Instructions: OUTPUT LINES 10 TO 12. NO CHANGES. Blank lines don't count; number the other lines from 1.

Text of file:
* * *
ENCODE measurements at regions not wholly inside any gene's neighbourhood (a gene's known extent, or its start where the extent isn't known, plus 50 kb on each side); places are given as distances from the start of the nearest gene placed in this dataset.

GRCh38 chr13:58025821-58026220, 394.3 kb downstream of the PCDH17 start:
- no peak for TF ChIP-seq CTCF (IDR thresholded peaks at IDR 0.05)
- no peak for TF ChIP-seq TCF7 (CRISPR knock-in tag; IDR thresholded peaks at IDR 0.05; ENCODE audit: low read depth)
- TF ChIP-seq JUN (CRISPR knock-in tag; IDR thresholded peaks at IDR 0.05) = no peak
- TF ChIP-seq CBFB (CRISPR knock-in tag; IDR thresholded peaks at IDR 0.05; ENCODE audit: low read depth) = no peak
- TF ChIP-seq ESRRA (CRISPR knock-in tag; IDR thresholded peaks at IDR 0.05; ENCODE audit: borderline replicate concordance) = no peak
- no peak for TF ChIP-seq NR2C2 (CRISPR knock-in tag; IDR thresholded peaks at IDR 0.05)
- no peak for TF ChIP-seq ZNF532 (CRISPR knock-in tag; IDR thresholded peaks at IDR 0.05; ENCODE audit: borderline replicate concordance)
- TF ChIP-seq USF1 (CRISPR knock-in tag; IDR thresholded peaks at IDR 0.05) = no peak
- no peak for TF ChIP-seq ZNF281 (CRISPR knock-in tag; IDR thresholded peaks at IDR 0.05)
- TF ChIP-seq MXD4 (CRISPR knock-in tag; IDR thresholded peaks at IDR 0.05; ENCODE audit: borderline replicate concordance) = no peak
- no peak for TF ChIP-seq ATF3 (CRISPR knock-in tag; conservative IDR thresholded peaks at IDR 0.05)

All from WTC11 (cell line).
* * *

- TF ChIP-seq USF1 (CRISPR knock-in tag; IDR thresholded peaks at IDR 0.05) = no peak
- no peak for TF ChIP-seq ZNF281 (CRISPR knock-in tag; IDR thresholded peaks at IDR 0.05)
- TF ChIP-seq MXD4 (CRISPR knock-in tag; IDR thresholded peaks at IDR 0.05; ENCODE audit: borderline replicate concordance) = no peak